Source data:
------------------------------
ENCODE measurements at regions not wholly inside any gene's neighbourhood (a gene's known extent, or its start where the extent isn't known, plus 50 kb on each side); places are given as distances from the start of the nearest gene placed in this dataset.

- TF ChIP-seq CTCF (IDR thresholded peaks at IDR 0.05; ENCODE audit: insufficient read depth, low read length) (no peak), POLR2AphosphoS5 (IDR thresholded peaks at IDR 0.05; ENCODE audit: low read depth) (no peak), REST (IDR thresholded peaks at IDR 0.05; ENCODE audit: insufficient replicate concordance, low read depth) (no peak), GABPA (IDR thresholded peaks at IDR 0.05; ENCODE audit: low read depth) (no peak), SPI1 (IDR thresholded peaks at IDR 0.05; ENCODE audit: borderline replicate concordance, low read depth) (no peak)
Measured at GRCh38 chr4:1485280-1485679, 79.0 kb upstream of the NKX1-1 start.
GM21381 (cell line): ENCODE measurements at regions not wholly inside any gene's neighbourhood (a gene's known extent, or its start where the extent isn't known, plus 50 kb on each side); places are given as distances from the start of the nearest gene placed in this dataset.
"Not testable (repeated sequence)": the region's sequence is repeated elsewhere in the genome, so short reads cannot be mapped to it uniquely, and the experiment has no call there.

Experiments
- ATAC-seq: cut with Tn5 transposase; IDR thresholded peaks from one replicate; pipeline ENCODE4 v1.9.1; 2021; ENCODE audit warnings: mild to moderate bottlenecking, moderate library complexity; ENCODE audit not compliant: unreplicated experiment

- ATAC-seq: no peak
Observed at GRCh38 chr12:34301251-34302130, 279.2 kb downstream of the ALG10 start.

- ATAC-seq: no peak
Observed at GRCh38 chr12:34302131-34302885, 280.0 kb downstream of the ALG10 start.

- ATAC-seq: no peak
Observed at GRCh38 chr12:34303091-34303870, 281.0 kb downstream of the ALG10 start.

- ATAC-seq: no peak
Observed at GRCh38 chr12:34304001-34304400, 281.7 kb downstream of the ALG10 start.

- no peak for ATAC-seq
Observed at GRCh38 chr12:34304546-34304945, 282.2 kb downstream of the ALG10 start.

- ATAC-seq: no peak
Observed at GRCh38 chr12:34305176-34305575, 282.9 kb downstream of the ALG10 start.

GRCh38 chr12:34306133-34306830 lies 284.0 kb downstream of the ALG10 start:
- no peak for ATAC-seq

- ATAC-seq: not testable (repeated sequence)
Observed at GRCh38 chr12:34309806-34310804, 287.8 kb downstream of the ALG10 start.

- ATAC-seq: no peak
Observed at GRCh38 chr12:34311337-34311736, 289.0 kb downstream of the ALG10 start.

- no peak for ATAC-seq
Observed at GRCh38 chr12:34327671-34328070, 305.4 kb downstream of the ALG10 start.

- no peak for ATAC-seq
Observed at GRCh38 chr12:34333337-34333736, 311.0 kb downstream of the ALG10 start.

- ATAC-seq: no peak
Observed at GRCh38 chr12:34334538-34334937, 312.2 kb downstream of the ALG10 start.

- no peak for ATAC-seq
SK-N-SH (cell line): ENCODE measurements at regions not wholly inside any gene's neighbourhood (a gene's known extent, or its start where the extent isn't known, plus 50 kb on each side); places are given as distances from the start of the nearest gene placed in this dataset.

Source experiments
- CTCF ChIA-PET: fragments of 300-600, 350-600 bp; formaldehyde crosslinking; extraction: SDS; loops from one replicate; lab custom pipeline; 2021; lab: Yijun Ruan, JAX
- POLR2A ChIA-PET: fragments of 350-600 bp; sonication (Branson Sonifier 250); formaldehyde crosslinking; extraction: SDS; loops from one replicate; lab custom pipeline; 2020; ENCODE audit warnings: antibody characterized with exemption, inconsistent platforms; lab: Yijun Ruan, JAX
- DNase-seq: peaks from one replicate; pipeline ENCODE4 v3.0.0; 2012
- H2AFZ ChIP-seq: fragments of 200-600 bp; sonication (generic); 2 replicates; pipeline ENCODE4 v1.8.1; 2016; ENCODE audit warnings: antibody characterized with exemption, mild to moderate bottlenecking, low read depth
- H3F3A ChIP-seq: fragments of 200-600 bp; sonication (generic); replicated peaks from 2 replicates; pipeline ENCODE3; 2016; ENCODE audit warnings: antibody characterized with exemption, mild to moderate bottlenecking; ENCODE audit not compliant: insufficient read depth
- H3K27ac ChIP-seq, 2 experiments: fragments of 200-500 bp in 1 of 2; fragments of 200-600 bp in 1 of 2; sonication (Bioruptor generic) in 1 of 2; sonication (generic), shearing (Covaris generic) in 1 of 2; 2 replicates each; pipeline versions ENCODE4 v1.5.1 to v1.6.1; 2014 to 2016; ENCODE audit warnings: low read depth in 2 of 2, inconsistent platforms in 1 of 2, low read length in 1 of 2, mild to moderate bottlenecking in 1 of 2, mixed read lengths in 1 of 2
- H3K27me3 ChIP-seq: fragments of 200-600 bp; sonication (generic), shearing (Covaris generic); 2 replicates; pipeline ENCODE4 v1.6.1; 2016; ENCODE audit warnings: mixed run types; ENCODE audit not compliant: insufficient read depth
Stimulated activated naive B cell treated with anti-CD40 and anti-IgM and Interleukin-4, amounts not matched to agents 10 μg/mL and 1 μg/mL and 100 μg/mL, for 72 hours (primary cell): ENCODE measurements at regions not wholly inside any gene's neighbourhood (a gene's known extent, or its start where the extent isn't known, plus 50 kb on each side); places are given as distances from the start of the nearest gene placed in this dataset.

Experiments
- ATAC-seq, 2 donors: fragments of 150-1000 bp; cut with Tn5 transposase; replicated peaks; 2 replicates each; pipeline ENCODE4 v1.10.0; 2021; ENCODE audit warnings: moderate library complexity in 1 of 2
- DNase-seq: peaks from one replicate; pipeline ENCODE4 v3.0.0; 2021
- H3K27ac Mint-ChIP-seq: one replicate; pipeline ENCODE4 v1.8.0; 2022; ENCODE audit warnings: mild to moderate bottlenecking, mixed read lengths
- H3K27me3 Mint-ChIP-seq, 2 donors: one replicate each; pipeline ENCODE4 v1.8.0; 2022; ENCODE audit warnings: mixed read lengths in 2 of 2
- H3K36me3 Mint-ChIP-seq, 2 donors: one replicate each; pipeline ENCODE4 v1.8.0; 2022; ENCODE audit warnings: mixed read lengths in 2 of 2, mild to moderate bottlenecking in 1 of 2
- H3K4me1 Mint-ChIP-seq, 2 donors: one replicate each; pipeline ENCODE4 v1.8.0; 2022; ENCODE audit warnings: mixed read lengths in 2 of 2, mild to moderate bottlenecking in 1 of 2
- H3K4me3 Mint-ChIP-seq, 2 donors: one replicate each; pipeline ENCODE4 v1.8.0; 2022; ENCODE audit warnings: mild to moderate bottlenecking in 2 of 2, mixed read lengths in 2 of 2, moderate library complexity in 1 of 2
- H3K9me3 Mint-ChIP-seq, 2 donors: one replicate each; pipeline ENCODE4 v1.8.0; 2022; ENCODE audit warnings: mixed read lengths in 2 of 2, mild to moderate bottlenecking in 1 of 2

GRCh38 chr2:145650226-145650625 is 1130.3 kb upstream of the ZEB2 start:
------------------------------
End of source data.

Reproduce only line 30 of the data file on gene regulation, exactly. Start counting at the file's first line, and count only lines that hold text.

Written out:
- ATAC-seq: no peak